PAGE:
The first of the four functions this demo sketch enables is a basic example
to show the motor spinning in one direction. The direction pin is held LOW ,
which for our sketch, we define as the ‘forward’ direction. The sketch then
transitions the step pin HIGH , pauses, and then pulls it LOW . Remember,
the motor only steps when the step pin transitions from LOW to HIGH , thus
we have to switch the state of the pin back and forth. This is repeated 1000
times, and then the RedBoard requests more user input to determine the
next motor activity.
//Default microstep mode function
void StepForwardDefault()
{
Serial.println("Moving forward at default step mode.");
digitalWrite(dir, LOW); //Pull direction pin low to move "fo
rward"
for(x= 1; x<1000; x++) //Loop the forward stepping enough t
imes for motion to be visible
{
digitalWrite(stp,HIGH); //Trigger one step forward
delay(1);
digitalWrite(stp,LOW); //Pull step pin low so it can be tr
iggered again
delay(1);
}
Serial.println("Enter new option");
Serial.println();
}
The reverse function works exactly the same as the forward function. The
only difference is that instead of pulling the direction pin LOW , we set it
HIGH , thus switching the direction of the motor spin. One thing you can try
on either of these first two functions is modifying the motor speed by
Page 7 of 10
changing the value in delay() . It is currently set to 1 microsecond, making
each step pulse take 2 microseconds. Increasing the delay will slow down
the motor, while decreasing the delay will speed up the motor.
//Reverse default microstep mode function
void ReverseStepDefault()
{
Serial.println("Moving in reverse at default step mode.");
digitalWrite(dir, HIGH); //Pull direction pin high to move i
n "reverse"
for(x= 1; x<1000; x++) //Loop the stepping enough times fo
r motion to be visible
{
digitalWrite(stp,HIGH); //Trigger one step
delay(1);
digitalWrite(stp,LOW); //Pull step pin low so it can be tr
iggered again
delay(1);
}
Serial.println("Enter new option");
Serial.println();
}
The third function shows off the different microstepping functionality that the
Easy Driver provides. To enable the motor to step in 1/8th microsteps, we
must set MS1, and MS2 HIGH . This sets the logic of the board to 1/8th
microstep mode. If you want to have the motor step at a different microstep
mode, change the settings for one of the MS# pins. Check the truth table in
the Hardware Overview section, if you need a reminder of what settings are
enabled by the various pin states.
// 1/8th microstep foward mode function
void SmallStepMode()
{
Serial.println("Stepping at 1/8th microstep mode.");
digitalWrite(dir, LOW); //Pull direction pin low to move "fo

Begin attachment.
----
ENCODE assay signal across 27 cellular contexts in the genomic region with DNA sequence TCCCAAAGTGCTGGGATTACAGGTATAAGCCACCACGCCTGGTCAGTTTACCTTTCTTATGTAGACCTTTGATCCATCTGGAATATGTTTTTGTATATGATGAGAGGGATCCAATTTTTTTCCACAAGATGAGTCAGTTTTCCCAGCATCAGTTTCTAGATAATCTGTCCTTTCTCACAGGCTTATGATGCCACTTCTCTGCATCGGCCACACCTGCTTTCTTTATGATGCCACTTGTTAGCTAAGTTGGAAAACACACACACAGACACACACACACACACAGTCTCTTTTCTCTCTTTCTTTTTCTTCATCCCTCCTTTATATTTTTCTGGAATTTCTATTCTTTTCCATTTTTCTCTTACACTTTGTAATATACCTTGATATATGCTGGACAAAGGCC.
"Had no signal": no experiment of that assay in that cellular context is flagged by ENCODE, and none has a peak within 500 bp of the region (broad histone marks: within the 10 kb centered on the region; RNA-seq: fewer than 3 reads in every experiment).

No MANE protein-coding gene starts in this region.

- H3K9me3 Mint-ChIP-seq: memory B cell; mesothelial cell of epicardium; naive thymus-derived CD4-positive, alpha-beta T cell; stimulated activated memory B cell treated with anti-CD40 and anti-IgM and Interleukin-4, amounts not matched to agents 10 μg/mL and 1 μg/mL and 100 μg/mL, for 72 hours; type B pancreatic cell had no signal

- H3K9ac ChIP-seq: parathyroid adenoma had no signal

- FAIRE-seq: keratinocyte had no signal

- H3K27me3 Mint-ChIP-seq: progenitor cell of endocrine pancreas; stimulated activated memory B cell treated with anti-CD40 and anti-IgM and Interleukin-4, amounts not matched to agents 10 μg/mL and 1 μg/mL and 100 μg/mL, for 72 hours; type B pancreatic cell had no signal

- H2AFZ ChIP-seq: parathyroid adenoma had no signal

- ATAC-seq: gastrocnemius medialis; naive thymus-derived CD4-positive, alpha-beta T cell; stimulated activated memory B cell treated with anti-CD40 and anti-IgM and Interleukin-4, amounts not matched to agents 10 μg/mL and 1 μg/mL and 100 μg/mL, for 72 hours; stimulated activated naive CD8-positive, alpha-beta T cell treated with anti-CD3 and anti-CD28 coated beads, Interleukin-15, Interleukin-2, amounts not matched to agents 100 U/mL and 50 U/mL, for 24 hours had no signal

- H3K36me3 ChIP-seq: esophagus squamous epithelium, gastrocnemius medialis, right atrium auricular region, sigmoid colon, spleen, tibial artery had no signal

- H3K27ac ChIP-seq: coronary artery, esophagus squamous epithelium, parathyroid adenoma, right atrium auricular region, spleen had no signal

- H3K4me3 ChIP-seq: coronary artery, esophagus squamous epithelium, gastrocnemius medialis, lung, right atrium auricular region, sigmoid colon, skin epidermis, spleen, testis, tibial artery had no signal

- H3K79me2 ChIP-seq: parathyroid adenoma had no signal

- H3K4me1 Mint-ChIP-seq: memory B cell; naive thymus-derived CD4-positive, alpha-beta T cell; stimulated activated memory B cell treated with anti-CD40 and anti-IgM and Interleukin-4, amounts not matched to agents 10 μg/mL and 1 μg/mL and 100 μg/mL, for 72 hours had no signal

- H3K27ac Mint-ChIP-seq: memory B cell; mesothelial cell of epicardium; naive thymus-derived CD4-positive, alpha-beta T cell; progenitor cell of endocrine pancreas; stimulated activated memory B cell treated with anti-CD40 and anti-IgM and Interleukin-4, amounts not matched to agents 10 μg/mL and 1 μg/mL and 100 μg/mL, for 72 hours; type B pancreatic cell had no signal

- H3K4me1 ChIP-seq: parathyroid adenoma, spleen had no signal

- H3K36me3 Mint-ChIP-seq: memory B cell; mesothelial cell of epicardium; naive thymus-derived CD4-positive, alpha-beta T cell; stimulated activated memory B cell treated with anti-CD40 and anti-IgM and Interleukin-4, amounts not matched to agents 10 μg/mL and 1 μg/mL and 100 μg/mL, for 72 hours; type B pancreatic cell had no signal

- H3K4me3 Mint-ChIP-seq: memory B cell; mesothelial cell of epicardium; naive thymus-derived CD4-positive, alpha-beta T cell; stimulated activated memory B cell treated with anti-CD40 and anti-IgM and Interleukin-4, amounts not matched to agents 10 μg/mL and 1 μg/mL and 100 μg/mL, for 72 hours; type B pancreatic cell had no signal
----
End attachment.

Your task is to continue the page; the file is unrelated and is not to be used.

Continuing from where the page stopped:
rward"
digitalWrite(MS1, HIGH); //Pull MS1, and MS2 high to set log
ic to 1/8th microstep resolution
digitalWrite(MS2, HIGH);
for(x= 1; x<1000; x++) //Loop the forward stepping enough t
imes for motion to be visible
{
digitalWrite(stp,HIGH); //Trigger one step forward
delay(1);
digitalWrite(stp,LOW); //Pull step pin low so it can be tr
iggered again
delay(1);
}
Serial.println("Enter new option");
Serial.println();
}
The final motor function available shows how the motor can change
direction on the fly. The function works just as the forward and reverse
functions above, but switches between states quickly. This example will
step the motor 1000 steps forward and then reverse 1000 steps. This
allows you to precisely move something with the motor in one direction, and
return to the starting position exactly. Precise position control is a great
benefit of stepper motors!
Page 8 of 10
//Forward/reverse stepping function
void ForwardBackwardStep()
{
Serial.println("Alternate between stepping forward and rever
se.");
for(x= 1; x<5; x++) //Loop the forward stepping enough time
s for motion to be visible
{
//Read direction pin state and change it
state=digitalRead(dir);
if(state == HIGH)
{
digitalWrite(dir, LOW);
}
else if(state ==LOW)
{
digitalWrite(dir,HIGH);
}
for(y=1; y<1000; y++)
{
digitalWrite(stp,HIGH); //Trigger one step
delay(1);
digitalWrite(stp,LOW); //Pull step pin low so it can be
triggered again
delay(1);
}
}
Serial.println("Enter new option:");
Serial.println();
}
Additional Examples
In addition to the example here, you can also install the AccelStepper
Library. There are some additional examples with this library that may be
beneficial to you for use with your Easy Driver. Download this and install
the library in your Arduino libraries directory.
You can also find some additional examples on Brian’s Easy Driver page
here.
Resources and Going Further
Going Further
Once you’ve successfully gotten your Easy Driver controlling stepper
motors, it’s time to incorporate this into your own project! Will it be your own
CNC machine? Or perhaps a remote controlled turning art installation? Let
us know!
If you have any feedback, please visit the comments or contact our
technical support team at TechSupport@sparkfun.com.
Additional Resources
Check out these additional resources for more information and other project
ideas.
Schmalz Haus Easy Driver Homepage
GitHub Repository
A3967 Datasheet
The Great American Tweet Race
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Autonomous Vehicle Competition
Arduino Controlled Ouija Board